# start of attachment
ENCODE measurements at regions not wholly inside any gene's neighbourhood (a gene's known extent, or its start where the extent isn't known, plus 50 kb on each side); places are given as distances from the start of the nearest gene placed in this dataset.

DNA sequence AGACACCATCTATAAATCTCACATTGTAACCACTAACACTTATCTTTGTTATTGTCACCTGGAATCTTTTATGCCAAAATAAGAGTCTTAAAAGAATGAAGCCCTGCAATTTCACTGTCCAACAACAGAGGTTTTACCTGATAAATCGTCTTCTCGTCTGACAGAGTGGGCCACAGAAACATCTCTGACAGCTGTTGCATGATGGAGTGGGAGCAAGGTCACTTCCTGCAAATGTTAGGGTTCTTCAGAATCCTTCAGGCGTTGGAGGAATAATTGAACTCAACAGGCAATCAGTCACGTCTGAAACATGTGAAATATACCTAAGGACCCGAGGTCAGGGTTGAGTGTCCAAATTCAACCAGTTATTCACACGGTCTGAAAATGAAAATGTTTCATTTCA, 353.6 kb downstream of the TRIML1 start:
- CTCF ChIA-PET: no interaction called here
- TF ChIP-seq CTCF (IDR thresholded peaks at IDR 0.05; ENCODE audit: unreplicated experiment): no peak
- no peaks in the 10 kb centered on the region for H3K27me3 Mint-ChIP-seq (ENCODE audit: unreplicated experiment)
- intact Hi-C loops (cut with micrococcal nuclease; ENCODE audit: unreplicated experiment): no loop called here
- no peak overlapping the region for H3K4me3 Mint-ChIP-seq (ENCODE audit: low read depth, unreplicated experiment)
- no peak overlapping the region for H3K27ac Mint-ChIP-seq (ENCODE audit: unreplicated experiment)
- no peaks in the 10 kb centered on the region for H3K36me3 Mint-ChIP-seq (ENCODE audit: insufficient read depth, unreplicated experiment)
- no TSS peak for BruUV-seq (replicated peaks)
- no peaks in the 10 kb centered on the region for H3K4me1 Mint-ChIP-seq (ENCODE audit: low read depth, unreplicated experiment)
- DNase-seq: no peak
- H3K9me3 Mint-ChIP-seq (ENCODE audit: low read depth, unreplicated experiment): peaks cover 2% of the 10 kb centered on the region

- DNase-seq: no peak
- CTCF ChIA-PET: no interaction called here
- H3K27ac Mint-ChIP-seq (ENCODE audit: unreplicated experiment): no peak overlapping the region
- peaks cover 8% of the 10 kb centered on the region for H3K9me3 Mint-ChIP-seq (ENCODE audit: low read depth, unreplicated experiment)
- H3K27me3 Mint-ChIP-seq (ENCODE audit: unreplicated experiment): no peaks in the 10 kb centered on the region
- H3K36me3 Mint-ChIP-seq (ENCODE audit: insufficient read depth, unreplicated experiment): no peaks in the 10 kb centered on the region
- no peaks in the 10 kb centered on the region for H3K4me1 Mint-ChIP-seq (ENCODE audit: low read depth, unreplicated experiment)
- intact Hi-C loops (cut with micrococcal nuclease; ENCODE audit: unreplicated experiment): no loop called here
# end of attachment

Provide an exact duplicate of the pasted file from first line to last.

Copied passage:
ENCODE measurements at regions not wholly inside any gene's neighbourhood (a gene's known extent, or its start where the extent isn't known, plus 50 kb on each side); places are given as distances from the start of the nearest gene placed in this dataset.

DNA sequence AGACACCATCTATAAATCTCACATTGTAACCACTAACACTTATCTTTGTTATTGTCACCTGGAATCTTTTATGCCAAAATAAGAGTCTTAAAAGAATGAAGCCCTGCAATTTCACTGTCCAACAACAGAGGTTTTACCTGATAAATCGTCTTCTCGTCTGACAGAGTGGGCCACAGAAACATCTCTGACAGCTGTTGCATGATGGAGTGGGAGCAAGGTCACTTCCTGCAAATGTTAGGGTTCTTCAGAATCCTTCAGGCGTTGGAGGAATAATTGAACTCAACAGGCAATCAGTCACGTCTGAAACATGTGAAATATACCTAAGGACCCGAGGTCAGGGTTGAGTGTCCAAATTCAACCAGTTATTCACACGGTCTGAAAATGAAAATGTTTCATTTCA, 353.6 kb downstream of the TRIML1 start:
- CTCF ChIA-PET: no interaction called here
- TF ChIP-seq CTCF (IDR thresholded peaks at IDR 0.05; ENCODE audit: unreplicated experiment): no peak
- no peaks in the 10 kb centered on the region for H3K27me3 Mint-ChIP-seq (ENCODE audit: unreplicated experiment)
- intact Hi-C loops (cut with micrococcal nuclease; ENCODE audit: unreplicated experiment): no loop called here
- no peak overlapping the region for H3K4me3 Mint-ChIP-seq (ENCODE audit: low read depth, unreplicated experiment)
- no peak overlapping the region for H3K27ac Mint-ChIP-seq (ENCODE audit: unreplicated experiment)
- no peaks in the 10 kb centered on the region for H3K36me3 Mint-ChIP-seq (ENCODE audit: insufficient read depth, unreplicated experiment)
- no TSS peak for BruUV-seq (replicated peaks)
- no peaks in the 10 kb centered on the region for H3K4me1 Mint-ChIP-seq (ENCODE audit: low read depth, unreplicated experiment)
- DNase-seq: no peak
- H3K9me3 Mint-ChIP-seq (ENCODE audit: low read depth, unreplicated experiment): peaks cover 2% of the 10 kb centered on the region

- DNase-seq: no peak
- CTCF ChIA-PET: no interaction called here
- H3K27ac Mint-ChIP-seq (ENCODE audit: unreplicated experiment): no peak overlapping the region
- peaks cover 8% of the 10 kb centered on the region for H3K9me3 Mint-ChIP-seq (ENCODE audit: low read depth, unreplicated experiment)
- H3K27me3 Mint-ChIP-seq (ENCODE audit: unreplicated experiment): no peaks in the 10 kb centered on the region
- H3K36me3 Mint-ChIP-seq (ENCODE audit: insufficient read depth, unreplicated experiment): no peaks in the 10 kb centered on the region
- no peaks in the 10 kb centered on the region for H3K4me1 Mint-ChIP-seq (ENCODE audit: low read depth, unreplicated experiment)
- intact Hi-C loops (cut with micrococcal nuclease; ENCODE audit: unreplicated experiment): no loop called here